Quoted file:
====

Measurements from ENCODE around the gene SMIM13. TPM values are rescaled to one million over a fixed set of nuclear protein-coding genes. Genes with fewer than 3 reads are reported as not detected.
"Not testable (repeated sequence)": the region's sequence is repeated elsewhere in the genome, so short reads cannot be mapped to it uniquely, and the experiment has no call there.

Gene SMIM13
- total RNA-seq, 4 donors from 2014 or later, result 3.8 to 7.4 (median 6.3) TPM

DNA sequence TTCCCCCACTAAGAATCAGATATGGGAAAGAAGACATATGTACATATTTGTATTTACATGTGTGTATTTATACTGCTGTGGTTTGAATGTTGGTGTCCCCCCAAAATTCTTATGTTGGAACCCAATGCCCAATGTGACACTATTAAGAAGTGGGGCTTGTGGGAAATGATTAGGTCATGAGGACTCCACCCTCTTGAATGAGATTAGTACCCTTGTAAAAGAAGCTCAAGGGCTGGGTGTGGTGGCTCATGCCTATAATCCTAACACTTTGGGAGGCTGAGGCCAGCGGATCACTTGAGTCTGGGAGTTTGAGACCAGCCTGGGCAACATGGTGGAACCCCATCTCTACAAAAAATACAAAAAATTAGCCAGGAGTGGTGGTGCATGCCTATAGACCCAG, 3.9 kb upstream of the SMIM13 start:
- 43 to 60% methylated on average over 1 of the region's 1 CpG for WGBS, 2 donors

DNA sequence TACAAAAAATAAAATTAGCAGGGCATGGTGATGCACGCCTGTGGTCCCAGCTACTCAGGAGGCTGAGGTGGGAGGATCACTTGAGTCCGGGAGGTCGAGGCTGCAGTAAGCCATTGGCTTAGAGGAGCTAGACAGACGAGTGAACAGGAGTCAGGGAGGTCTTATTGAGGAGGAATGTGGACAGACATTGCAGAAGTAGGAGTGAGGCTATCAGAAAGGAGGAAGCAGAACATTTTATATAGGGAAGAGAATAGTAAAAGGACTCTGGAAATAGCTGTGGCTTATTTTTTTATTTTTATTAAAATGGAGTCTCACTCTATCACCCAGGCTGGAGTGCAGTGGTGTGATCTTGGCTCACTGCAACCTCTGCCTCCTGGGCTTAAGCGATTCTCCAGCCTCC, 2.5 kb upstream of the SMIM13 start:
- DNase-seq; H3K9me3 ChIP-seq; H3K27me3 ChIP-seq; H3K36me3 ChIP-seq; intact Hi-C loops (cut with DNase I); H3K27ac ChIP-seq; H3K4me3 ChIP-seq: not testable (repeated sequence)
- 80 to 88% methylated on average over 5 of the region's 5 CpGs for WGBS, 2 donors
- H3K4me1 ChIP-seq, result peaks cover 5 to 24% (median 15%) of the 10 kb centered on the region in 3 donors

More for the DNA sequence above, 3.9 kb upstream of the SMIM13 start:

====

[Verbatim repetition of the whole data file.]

Measurements from ENCODE around the gene SMIM13. TPM values are rescaled to one million over a fixed set of nuclear protein-coding genes. Genes with fewer than 3 reads are reported as not detected.
"Not testable (repeated sequence)": the region's sequence is repeated elsewhere in the genome, so short reads cannot be mapped to it uniquely, and the experiment has no call there.

Gene SMIM13
- total RNA-seq, 4 donors from 2014 or later, result 3.8 to 7.4 (median 6.3) TPM

DNA sequence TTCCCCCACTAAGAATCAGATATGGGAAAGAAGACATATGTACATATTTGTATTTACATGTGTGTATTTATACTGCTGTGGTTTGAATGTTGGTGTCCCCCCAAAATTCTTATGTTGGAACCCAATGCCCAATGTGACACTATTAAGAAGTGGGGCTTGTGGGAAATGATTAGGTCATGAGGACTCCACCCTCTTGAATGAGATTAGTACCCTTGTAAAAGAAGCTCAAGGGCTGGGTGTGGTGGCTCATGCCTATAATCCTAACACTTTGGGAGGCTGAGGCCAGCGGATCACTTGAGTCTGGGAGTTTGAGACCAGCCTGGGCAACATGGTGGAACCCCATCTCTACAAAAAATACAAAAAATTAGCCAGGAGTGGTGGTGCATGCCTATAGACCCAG, 3.9 kb upstream of the SMIM13 start:
- 43 to 60% methylated on average over 1 of the region's 1 CpG for WGBS, 2 donors

DNA sequence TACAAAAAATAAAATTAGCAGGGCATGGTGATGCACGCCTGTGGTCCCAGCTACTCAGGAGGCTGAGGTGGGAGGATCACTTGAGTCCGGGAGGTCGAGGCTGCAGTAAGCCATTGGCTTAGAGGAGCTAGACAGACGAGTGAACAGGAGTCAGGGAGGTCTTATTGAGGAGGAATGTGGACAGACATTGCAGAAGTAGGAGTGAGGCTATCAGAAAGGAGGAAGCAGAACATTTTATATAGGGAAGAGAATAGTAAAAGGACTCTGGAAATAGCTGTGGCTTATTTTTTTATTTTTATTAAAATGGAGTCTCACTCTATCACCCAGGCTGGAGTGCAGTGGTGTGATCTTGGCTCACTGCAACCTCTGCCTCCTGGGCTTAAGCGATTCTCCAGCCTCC, 2.5 kb upstream of the SMIM13 start:
- DNase-seq; H3K9me3 ChIP-seq; H3K27me3 ChIP-seq; H3K36me3 ChIP-seq; intact Hi-C loops (cut with DNase I); H3K27ac ChIP-seq; H3K4me3 ChIP-seq: not testable (repeated sequence)
- 80 to 88% methylated on average over 5 of the region's 5 CpGs for WGBS, 2 donors
- H3K4me1 ChIP-seq, result peaks cover 5 to 24% (median 15%) of the 10 kb centered on the region in 3 donors

More for the DNA sequence above, 3.9 kb upstream of the SMIM13 start: